Wells pitched a beautiful game against the Dodgers, excepting the 4th inning, when he unravelled after surrendering an unheard-of — for him — walk. Unravelling — for him — nowadays means giving up 2 runs in 5 innings. Why just 5, I do not know. Fellow 40+ man Greg Maddux no-hit the Padres into the 7th, leaving Wells no offense to work with.
- Shawn Chacon (6-6, 6.49) Th 9-13-06 7IP 2ER 1BB
- Wrap + Box Milwaukee 2 @ Pittsburgh 1 Chacon-L Sheets-W–5-7–4.08, Cordero-S-18–3.61
Chacon drew a hand very similar to Wells’ when he lost 2-1 to the Brewers. Like Wells, his opposing pitcher — Ben Sheets in Chacon’s case — pitched a no-no deep into the game. Unlike Wells, he will receive less sympathy, despite his recent return from the DL for knee problems, like Wells, which, unlike Wells’, are unrepaired. Chacon is playing hurt — what he has is a publically-realeased diagnosis, better than he got from the Yankees, who gave him nothing but rumors, a demotion, and, in the end, a 1-way ticket to Pittsburgh.
Links to the YES Network’s Jim Kaat Tributes:
Calling It a Career, and more
- When the YES Network booth crowds up with Kay, Kenny, and Oh-Mercer, and you can’t figure out how you could possibly be missing anyone’s voice, it will be Jim "Kitty" Kaat’s that you are straining for. His sharp, well-timed explanations of pitching strategy and execution has reminded us that baseball is a skill and an art to be appreciated, and that we "pay" all these people because they have specialties the others do not know about.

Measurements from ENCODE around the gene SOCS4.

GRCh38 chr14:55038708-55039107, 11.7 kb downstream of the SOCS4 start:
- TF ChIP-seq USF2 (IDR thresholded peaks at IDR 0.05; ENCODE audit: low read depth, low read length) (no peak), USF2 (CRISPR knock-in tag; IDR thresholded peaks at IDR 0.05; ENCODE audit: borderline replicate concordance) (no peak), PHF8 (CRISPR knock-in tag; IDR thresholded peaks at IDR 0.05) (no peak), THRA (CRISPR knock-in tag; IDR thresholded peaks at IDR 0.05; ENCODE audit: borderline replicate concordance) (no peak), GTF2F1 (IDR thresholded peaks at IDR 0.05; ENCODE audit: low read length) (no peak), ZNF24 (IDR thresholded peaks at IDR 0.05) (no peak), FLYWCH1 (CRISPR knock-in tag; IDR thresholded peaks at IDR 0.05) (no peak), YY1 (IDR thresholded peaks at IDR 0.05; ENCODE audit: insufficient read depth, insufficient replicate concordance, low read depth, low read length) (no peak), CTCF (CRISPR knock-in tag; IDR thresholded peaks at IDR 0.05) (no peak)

Time to make it formal. Turn the TV volume off. Turn on John and Suzyn on WCBS AM. The timing will be a little off, but we will know the score and get some analysis at least. Suzyn lacks the insight of a player and could use a mentor like Mr. Kaat. Meantime, she out-schools the bunch in the big Yes broadcast box in the sky.
- We’ll miss you, Kitty. Meow, baby, as Kojak would say. Good luck, and please do not be a stranger. Stop by the WCBS booth if you get a chance.
I wish vacation had interfered with my blogging — alas times have been tough. Thank goodness for baseball. If the Yankees can come from behind, take first place, and hold it for weeds, all with the "B" team, I can take inspiration, and consider blogging baseball a survival tool. I will use this spot today to note a few players and games that have meant something to me over the last few weeks.
- After recovering from abdominal strain, CC Sabathia found his form, and with an August record of 3-1 with a 1.87 ERA in 6 starts, his season took root, as did that of the Indians’. (He has also pitched 5 complete games, the most of anyone at this point.) Cleveland might have gained more momentum had manager Eric Wedge not felt the fatherly urge to send poor young Fausto Carmona out to face the Monster — the intimidating crowd at Fenway — again, after his first disastrous attempt at closing there. This is when those late inning walk-off wins of David Ortiz really took off, when the Yankees were neck-and-neck with the Red Sox. (CC did win in Boston, by the way.)
- Also injured and spotty early this season, Esteban Loaiza has had a great August.
Writing from Chicago, I welcome the opinions of local broadcasters who are unfettered by lifetimes of complexes about the Red Sox. Cubs and White Sox announcers have already got the team slow-cooked and eaten, in a kind of cannibalistic Boston Clam Chowder, self-heated (from the implosion).
Of course we will win, all things going well today against the Gone to Bed Sox. Just a couple notes of caution before we bring out the brooms for the season:
- 2004. (Translation: Be wary of 3-in-a-row malaise!)
- Two of our best pitchers started this series, Wang and Johnson. Two of their best pitchers close it, Schilling and Wells. Of course, we have Mussina tonight. And remember to bring the ice cream for Corey Lidle tomorrow. Anyone know his favorite flavors?